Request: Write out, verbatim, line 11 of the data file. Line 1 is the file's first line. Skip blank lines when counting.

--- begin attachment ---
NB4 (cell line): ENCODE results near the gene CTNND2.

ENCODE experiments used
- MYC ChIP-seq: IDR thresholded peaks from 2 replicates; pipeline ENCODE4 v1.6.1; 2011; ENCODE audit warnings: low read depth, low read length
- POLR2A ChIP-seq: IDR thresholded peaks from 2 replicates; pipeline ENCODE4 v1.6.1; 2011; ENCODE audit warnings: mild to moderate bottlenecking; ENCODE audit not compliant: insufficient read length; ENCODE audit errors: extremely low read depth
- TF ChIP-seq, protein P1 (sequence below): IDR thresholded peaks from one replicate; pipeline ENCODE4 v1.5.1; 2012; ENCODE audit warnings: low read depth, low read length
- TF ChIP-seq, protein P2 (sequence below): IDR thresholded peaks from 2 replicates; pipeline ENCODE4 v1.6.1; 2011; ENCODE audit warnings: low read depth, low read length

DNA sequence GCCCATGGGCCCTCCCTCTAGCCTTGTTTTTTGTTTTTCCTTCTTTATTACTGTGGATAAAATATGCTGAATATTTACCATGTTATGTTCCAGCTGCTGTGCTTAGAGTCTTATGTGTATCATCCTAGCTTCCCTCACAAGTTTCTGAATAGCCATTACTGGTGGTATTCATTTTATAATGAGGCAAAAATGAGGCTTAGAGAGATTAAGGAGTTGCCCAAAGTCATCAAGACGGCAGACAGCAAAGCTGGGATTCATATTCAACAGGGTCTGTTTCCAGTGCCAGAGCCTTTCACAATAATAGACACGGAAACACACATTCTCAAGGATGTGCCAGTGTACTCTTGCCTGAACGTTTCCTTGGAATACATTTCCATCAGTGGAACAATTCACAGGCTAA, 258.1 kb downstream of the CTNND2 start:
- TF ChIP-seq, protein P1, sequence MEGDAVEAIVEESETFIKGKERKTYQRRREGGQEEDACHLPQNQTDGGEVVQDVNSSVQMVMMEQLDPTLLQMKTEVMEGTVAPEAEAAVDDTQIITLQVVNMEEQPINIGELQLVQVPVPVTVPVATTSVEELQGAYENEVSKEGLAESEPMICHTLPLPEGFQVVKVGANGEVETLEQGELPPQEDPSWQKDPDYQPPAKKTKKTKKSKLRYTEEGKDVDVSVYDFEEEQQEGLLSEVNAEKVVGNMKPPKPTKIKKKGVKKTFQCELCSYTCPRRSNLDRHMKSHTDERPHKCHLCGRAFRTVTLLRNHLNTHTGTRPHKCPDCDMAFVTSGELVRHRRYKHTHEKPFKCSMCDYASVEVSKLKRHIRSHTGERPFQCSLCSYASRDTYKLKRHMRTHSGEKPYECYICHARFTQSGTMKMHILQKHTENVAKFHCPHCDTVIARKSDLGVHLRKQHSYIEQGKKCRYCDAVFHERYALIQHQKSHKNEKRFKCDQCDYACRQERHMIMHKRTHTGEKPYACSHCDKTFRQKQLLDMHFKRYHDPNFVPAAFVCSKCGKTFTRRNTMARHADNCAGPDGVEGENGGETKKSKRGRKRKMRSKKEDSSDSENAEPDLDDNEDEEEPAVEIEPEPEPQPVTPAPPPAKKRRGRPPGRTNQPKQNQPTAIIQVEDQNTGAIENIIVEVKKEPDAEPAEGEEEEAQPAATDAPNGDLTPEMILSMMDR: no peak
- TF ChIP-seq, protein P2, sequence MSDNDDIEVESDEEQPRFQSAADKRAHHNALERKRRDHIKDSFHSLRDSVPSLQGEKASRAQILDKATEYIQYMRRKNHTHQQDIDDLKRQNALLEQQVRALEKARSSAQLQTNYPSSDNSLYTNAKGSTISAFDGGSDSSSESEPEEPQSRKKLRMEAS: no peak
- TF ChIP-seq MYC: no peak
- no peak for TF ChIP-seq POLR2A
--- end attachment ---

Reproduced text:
- no peak for TF ChIP-seq POLR2A